x Abu Dhabi, UAESaturday 20 January 2018

Al Qassimi seeks return to his winning ways in Lebanon

Less than a week after crashing out of Rally Japan, the globetrotting driver has promised to get back to winning ways this weekend.

Khalid al Qassimi is looking forward to tonight's night race at Rally Lebanon.
Khalid al Qassimi is looking forward to tonight's night race at Rally Lebanon.

Less than a week after crashing out of Rally Japan's opening stage, Sheikh Khalid al Qassimi has promised to get back to winning ways in this weekend's Rally Lebanon, round five of the eight-event Middle East Rally Championship (MERC) calendar. "You need to keep your head up and believe in yourself," al Qassimi said via telephone from Lebanon.

"I will keep the hope that I can win the championship right up until the last round in Dubai. Things might go well, things might not, but I will always do my best - 10 points and a win is the goal here." The globe-trotting al Qassimi has paid the price for fighting on dual World Rally Championship (WRC) and MERC fronts this term. He has accrued more retirements (five) than finishes in his nine events thus far. Not all, however, have been his fault.

Technical issues with the Team Abu Dhabi driver's all-new Ford Fiesta - a vehicle al Qassimi's BP Ford Abu Dhabi stablemates will use in the WRC next year - have forced three retirements in four MERC fixtures. When the prototype car did finish, in Kuwait, al Qassimi topped the podium. "If the car works well and we can avoid the type of problems we've had elsewhere in the region, we'll be strong contenders," said al Qassimi, who faces 14 stages - the first will be run after sunset tonight - over three days.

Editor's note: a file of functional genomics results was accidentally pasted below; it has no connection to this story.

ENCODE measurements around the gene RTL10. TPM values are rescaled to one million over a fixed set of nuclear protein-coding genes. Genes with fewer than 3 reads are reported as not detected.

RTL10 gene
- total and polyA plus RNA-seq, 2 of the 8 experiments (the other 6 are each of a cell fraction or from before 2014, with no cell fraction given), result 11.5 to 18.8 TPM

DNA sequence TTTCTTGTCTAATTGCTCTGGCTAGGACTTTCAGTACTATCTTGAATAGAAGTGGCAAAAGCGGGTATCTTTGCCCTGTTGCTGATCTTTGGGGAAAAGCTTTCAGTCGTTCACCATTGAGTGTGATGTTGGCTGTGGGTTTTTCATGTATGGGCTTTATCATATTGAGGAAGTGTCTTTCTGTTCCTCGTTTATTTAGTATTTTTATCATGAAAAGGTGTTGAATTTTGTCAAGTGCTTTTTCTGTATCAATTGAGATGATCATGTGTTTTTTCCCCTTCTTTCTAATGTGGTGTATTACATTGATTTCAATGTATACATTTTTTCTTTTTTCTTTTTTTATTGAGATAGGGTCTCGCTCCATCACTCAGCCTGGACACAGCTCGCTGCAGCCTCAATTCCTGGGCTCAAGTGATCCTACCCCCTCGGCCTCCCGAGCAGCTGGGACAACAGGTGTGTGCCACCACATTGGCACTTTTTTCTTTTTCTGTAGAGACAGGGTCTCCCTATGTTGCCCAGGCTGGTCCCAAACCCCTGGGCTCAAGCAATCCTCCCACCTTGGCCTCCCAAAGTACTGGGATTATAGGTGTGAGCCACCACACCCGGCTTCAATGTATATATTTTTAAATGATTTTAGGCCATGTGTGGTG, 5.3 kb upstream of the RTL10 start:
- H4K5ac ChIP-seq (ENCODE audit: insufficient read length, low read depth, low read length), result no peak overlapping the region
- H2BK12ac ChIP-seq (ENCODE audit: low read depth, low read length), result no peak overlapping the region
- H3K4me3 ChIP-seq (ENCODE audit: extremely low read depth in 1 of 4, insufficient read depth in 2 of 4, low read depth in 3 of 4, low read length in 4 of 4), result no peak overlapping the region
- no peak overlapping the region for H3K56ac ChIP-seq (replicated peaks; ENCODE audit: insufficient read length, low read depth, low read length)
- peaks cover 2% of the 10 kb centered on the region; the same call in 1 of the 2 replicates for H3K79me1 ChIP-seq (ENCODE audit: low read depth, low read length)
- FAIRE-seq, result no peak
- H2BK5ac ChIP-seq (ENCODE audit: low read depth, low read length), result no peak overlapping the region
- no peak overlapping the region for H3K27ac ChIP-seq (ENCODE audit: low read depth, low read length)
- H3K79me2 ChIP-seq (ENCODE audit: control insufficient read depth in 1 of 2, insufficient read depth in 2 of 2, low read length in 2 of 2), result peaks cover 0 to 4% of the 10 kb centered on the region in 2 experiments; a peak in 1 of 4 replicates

"I have to get the right settings for the car; the balance needs to be right because the approaches in to corners here are very unpredictable," al Qassimi said. "It's tarmac, but it switches between old and rutted sections, to slicker, newly laid sections every hundred metres. The big game is reading the unpredictable surface and pace notes need to be very precise." With a raft of Lebanese entries ready to battle the ever-presents in the series, al Qassimi is raring to get started. "The mixture of fast and twisty sections are complicated by the numerous blind corners that can catch you out, especially in the dark," he said.

"It can be scary, but in truth, I enjoy the night stages. When the headlights are mounted and balanced right it can actually help you focus; all you can see is the road and your line - it's a different, but fun, approach." @Email:emegson@thenational.ae